How to Capture Yellow Jackets (and Not Get Stung)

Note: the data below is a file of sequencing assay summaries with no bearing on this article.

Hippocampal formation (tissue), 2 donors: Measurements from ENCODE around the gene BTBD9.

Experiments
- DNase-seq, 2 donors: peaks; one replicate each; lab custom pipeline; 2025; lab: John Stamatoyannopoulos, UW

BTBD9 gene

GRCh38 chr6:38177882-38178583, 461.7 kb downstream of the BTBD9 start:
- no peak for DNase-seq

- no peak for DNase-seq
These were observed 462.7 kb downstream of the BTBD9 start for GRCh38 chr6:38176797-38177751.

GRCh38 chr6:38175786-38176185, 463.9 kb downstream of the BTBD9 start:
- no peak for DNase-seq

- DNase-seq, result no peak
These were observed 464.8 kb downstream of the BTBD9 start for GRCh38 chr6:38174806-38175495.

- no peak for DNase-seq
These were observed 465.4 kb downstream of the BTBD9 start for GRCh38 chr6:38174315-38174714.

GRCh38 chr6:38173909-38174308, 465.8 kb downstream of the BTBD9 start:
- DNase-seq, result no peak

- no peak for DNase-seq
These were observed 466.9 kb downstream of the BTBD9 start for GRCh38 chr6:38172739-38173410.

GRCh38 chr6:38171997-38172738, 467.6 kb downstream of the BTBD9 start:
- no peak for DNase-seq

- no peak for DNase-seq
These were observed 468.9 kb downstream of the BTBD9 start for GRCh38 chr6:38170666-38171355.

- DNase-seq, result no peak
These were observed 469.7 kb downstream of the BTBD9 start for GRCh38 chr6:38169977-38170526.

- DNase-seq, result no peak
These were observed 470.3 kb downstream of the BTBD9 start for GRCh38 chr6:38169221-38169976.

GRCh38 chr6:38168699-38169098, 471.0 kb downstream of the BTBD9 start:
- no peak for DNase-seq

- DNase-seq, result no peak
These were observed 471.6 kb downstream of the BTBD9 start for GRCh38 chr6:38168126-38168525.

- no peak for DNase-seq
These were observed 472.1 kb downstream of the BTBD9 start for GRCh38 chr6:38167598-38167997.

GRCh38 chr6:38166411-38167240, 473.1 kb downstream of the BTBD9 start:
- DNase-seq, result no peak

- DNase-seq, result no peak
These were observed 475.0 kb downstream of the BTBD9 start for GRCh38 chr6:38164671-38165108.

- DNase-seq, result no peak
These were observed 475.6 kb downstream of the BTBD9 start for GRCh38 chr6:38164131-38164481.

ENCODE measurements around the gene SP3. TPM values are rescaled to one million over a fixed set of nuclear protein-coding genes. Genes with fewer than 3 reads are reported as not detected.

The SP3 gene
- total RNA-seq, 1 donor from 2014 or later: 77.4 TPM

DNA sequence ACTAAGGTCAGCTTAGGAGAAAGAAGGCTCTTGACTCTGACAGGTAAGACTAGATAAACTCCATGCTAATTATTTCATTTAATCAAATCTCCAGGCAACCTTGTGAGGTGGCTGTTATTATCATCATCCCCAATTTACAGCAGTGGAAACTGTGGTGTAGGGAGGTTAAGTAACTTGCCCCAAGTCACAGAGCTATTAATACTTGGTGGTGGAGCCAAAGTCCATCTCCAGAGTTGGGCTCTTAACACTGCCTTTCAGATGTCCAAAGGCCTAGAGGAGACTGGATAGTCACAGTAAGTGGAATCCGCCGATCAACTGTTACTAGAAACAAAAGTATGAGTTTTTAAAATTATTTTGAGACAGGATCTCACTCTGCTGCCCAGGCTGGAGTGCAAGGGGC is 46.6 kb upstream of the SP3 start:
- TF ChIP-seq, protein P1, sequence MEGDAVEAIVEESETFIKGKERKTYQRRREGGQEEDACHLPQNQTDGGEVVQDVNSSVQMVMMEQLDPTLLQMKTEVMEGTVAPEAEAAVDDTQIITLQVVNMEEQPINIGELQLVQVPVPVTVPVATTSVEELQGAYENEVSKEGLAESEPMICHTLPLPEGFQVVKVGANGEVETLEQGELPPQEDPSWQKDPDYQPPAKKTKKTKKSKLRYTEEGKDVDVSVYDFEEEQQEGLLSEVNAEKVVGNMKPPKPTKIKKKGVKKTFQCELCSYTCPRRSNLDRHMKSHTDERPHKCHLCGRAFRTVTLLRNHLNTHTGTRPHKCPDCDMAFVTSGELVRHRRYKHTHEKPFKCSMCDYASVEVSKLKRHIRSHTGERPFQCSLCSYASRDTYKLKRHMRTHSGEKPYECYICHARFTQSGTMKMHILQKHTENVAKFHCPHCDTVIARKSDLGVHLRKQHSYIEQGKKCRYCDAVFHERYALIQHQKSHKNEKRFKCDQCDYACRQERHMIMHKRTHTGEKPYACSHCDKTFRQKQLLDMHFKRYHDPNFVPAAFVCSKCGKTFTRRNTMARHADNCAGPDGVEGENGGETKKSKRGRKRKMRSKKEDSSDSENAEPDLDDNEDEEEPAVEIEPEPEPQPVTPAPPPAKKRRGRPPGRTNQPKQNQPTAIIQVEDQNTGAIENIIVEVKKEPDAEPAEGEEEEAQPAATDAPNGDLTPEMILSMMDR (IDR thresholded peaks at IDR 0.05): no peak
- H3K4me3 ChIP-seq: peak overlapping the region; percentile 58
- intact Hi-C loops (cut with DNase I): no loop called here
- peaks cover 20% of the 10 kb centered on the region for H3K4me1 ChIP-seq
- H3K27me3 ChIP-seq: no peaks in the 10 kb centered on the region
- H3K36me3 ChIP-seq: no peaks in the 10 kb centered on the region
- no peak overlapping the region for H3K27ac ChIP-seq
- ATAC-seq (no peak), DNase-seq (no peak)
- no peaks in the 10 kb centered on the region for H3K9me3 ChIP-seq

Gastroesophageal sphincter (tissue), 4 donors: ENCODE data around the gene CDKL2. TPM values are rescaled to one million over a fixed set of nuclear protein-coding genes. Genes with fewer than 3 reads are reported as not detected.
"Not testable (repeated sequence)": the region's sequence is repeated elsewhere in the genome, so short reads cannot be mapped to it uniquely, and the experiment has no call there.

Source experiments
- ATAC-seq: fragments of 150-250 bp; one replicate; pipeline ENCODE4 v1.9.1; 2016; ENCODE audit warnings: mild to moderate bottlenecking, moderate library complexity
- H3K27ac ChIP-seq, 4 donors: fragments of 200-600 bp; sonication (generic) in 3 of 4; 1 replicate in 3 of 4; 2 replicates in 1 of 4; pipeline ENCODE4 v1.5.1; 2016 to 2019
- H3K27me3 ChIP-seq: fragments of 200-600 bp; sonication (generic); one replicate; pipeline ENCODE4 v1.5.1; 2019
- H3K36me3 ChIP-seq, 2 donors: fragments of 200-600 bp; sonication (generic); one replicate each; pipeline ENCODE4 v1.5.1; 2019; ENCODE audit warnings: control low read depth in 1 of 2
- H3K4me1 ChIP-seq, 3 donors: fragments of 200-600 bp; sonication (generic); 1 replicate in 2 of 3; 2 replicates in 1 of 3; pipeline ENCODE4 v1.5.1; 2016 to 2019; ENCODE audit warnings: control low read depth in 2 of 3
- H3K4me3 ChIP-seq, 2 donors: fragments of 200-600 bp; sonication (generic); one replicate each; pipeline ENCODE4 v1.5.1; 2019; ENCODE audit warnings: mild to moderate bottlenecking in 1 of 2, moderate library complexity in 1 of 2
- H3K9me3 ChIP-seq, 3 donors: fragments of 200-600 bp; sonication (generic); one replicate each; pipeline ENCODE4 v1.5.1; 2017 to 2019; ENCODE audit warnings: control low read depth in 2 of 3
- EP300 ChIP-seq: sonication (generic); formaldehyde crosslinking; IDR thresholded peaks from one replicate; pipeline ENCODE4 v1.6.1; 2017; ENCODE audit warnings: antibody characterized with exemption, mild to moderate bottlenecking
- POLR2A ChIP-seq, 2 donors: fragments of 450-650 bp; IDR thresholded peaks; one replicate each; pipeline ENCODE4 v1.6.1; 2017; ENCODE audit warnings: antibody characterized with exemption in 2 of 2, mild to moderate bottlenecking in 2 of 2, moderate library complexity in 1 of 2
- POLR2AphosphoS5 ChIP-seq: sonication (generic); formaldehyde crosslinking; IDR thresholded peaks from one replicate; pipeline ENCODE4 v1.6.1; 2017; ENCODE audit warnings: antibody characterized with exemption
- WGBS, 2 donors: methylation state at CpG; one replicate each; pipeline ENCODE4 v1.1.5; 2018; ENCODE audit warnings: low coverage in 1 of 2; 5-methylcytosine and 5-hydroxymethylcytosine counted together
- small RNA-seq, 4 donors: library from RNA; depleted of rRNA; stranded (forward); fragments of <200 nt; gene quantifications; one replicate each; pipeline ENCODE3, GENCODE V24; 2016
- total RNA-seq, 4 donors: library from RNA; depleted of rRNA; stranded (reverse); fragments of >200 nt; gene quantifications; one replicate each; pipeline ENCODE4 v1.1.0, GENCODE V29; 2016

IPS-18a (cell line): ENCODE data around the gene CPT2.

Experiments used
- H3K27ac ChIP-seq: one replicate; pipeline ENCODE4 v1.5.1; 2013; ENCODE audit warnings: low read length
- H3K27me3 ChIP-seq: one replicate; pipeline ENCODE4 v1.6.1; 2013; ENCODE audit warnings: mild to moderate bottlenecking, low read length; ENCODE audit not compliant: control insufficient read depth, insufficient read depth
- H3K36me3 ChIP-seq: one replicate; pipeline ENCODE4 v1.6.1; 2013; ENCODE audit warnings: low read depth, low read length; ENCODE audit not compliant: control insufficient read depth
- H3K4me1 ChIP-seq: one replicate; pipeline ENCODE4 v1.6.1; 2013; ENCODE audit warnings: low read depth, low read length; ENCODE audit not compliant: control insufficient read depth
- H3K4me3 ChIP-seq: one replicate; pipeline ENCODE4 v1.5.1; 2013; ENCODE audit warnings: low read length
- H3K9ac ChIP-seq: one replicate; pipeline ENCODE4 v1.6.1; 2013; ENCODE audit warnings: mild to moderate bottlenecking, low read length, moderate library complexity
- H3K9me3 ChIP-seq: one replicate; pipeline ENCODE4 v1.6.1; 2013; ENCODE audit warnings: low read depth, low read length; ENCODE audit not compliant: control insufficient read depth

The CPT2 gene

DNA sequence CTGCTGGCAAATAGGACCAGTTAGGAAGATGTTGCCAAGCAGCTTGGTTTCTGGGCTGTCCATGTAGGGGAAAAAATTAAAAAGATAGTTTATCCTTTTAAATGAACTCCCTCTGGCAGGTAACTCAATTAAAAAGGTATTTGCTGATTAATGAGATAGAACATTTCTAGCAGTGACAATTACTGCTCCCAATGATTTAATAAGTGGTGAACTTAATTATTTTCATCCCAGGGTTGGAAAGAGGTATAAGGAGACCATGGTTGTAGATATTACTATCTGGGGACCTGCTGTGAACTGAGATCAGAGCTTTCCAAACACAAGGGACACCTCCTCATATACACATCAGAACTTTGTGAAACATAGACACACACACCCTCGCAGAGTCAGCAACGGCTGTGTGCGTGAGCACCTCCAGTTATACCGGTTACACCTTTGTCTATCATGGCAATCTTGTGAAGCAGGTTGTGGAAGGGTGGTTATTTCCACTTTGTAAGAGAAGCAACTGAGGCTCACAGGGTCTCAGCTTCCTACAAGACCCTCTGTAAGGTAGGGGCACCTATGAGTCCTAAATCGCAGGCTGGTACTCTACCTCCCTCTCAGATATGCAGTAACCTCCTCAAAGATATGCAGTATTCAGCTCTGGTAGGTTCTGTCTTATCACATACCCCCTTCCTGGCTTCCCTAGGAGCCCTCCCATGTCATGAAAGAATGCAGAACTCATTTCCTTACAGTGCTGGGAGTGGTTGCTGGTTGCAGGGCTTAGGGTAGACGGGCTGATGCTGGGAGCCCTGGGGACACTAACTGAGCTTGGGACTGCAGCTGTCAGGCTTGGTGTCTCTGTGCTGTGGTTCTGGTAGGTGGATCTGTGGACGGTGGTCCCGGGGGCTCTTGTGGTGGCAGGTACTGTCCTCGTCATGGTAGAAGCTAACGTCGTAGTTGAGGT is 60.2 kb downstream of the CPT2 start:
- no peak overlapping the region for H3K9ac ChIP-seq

Georgia Tech Photo/Gary MeekFrom Live Science By Michael Goodisman, The Georgia Institute of Technology posted: 25 April 2008 ET Credit: Georgia Tech Photo/Gary Meek click to read more.     Dressed in a white beekeeper suit and full face mask, I pour a small amount of ether into the exit hole of a yellow jacket nest. Too much ether might kill many of the colony inhabitants, too little might allow them enough mobility to attack me, but just the right amount should send the yellow jackets into dreamland.     After a few minutes, my students and I quickly dig up the nest and place it and the yellow jackets into a sealed box. Unfortunately, some angry yellow jackets that weren’t affected by the ether always remain behind. As we work, these justifiably disturbed insects fly around menacingly and ram directly into our face shields in an attempt to drive us off. If there is even the slightest opening in our suits, they try to enter and sting us.     Collecting yellow jacket nests is always an adrenaline rush and one part of my job as an assistant professor in the School of Biology at the Georgia Institute of Technology. When metro Atlanta homeowners call me to remove a nest, I’m happy to help. I get yellow jacket colonies to study in my biology laboratory and the homeowner gets rid of a dangerous and irritating pest.     Social insects     These pests are just one type of social insect, a group that includes ants, social bees, social wasps and termites. These insects possess the most complex and developed societies of any animal species and engage in cooperative behaviors that allow them to complete extraordinary tasks. For example, termites are capable of working together to build nests many thousands of times their own size, and social wasps and bees engage in highly effective defense of their colonies using mass attacks.     So why study social insects? First, many social insects have direct impacts on humans. For instance, honeybees are critical pollinators of important crops, social wasps are key predators of insects, and many ants and termites are serious pests.     Second, understanding how social insects interact provides direct insight into how complex societies, such as those displayed by humans, operate. Such information can help us understand interactions within human families and between different human groups.     Third, social insects can help us learn how to effectively complete tasks. That is, we may learn how to efficiently organize ourselves by studying how social insect colonies accomplish their goals.

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